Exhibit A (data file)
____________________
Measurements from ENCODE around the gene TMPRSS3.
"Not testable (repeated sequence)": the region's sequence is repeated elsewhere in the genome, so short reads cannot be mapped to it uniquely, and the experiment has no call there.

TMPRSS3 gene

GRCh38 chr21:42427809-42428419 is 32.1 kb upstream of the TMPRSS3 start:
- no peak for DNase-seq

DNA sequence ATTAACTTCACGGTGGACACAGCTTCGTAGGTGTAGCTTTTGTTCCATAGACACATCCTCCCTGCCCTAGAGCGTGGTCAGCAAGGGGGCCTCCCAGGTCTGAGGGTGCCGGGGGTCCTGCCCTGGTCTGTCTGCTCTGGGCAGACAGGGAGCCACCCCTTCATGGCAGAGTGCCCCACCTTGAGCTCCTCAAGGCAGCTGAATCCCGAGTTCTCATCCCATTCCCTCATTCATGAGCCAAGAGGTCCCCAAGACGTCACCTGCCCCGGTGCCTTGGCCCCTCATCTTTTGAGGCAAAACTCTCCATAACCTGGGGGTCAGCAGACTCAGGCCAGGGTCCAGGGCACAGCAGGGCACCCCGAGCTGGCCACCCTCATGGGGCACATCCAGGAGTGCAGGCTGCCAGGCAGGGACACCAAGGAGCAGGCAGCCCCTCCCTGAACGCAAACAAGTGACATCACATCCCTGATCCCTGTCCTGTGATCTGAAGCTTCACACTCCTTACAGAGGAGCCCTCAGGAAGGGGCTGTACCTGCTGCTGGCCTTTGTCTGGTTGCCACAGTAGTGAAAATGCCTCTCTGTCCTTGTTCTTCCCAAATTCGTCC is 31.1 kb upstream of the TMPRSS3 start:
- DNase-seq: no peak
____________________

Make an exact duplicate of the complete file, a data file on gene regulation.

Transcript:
Measurements from ENCODE around the gene TMPRSS3.
"Not testable (repeated sequence)": the region's sequence is repeated elsewhere in the genome, so short reads cannot be mapped to it uniquely, and the experiment has no call there.

TMPRSS3 gene

GRCh38 chr21:42427809-42428419 is 32.1 kb upstream of the TMPRSS3 start:
- no peak for DNase-seq

DNA sequence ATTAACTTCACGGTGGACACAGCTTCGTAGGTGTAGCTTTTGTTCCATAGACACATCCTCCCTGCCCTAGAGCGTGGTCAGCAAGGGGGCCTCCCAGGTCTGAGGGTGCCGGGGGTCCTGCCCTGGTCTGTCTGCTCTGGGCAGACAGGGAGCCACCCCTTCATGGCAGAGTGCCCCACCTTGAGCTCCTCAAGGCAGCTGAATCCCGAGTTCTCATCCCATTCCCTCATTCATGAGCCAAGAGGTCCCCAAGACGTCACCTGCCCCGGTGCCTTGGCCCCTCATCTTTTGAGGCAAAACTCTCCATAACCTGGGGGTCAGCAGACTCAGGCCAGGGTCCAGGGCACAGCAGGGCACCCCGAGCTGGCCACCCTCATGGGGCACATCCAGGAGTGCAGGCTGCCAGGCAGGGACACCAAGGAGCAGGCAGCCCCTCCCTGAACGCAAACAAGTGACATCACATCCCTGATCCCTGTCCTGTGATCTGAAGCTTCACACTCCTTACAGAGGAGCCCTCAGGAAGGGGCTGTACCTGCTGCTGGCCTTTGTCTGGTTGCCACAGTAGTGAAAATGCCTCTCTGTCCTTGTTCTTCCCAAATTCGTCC is 31.1 kb upstream of the TMPRSS3 start:
- DNase-seq: no peak